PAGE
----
To understand how people categorise books and inform the creation of a sitemap I carried out a card sort. This helped me understand and build genre categories that worked for the majority of users, ensuring users of my site would find navigation intuitive.

User Flow

Now I had an idea of the navigation on the site, I created a user flow to help present an overall picture of the site and create a more seamless user experience for Georgia. The brief necessitated a smooth checkout process so I created a flow that demonstrated the user using ApplePay.



Following my user research I had clearly defined the key obstacle for independent bookshops online - that the convenience of Amazon supersedes most and/or all other features; and the unique value proposition of independent bookshops - both a cosy atmosphere and a uniquely curated experience.

I knew an independent bookshop is never going to compete logistically with a company the size of Amazon, and so my design strategy focused on providing an alternative browsing experience that would excite and inspire the user to use the independent bookstore over Amazon. At the same time, I knew that I needed to deliver as efficient a checkout process as possible as it was both mandated by the brief and expressed as a user need in my research. 

User Testing

Having built a working prototype in mid-fidelity I carried out user testing with 5 participants to ensure they could navigate the site. I asked the users to navigate the site and purchase a specific book. This test returned a 100% success rate - with a 0.8 average misclick rate - for navigating the site and purchasing a specific title.

I also asked participants to describe their experience with the prototype, which provided some more constructive criticism, such as:

  • Users said the checkout process is simple and effective.
  • Users were confused by the lack of interaction with features on the home page.
  • Users wanted more information on the product page.
  • Users felt the cards for products were too busy.

I took this feedback and was able to iterate in response as I moved into high fidelity.

Style Guide - Colour & Typography

I wanted to use a colour scheme and visual style which connected the user to the cosy atmosphere they enjoy in the physical store. The idea of this would be that it places them in the same mindset they experience when shopping in person.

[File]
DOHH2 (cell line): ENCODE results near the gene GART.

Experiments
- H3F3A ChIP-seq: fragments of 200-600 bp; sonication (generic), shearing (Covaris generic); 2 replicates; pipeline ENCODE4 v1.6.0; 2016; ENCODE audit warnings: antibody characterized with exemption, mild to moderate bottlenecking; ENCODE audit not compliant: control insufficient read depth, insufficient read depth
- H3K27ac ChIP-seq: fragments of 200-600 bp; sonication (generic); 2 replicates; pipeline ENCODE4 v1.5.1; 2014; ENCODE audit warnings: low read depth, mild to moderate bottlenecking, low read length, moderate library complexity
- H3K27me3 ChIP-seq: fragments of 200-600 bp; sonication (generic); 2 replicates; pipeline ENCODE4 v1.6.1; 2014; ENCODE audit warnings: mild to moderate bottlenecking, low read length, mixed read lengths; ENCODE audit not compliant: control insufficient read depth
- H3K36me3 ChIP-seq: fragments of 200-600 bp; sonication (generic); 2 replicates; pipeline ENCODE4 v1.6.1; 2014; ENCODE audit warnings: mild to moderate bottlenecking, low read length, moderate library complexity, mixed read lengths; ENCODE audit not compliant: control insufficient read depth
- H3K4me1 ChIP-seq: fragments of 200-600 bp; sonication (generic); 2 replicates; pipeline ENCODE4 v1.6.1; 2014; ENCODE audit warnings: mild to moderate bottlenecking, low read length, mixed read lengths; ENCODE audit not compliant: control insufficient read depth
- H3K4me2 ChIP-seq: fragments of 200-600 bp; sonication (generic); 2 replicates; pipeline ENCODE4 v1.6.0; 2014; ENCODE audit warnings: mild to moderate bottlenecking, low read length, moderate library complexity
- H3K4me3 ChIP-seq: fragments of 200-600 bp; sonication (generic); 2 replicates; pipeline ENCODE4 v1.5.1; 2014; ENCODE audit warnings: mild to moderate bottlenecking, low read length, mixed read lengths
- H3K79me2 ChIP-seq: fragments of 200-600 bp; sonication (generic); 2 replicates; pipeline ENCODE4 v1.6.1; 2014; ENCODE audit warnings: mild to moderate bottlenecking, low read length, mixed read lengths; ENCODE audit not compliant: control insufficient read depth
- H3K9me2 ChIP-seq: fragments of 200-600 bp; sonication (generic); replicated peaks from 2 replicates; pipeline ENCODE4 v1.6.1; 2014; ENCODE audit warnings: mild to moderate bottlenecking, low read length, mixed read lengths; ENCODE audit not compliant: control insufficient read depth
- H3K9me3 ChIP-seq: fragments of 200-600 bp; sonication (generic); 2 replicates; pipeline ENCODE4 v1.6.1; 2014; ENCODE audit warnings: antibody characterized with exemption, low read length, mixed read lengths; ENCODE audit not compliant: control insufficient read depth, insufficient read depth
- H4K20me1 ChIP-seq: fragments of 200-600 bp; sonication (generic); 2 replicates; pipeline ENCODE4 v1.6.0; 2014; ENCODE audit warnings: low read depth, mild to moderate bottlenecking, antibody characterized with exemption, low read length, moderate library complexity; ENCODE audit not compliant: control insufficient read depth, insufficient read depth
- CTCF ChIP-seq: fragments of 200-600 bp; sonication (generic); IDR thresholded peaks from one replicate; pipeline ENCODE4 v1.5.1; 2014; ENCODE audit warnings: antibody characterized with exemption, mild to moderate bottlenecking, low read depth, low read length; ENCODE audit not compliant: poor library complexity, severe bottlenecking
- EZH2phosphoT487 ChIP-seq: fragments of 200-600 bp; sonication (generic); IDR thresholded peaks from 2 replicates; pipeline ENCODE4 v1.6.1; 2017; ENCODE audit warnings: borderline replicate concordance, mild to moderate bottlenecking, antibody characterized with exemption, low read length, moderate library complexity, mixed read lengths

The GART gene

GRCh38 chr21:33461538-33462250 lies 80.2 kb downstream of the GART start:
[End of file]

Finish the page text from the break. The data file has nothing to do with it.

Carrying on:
How I Met the Brief

My prototype offers a smooth checkout process with a simple design reflecting Prose & Poetry’s small shop appeal and ‘less is more’ curated book selection.

This allows users to shop and checkout efficiently and gives her the option to explore personalised options and contact the shop to choose a book.

Home Page

Includes a hero section to promote new books, personalised recommendations, global and seconday navigation.

Genre Page

Uses carousels and product cards to curate and present a large inventory of products.

Product Page

Offers recommendations based on current selection, opportunity to share through social media, and choices of cover/edition.

Checkout Process

Auto-fills from previous activity, and offeres ApplePay/Shopify for express checkout options.


Overview of the final product.

Next Steps

  • I would like to work on bringing more community and small shop elements into the design. I don’t feel the style guide (colours & type) accurately captures the local bookshop feel.
  • Work on the browsing experience, design system and polish the overall look of the site.
  • More testing and more iterations!


  • I was thinking too much about the wants of the bookshop provided in the brief. This skewed my research plan as the goals were not well focused to find out the problems of the user.
  • Wanted to identify people who use independent bookshops already for their insight on why they like them.
  • I really enjoyed the UX process. I found it very satisfying to implement all of the insights gained from the research, and loved going into detail on a whole new industry.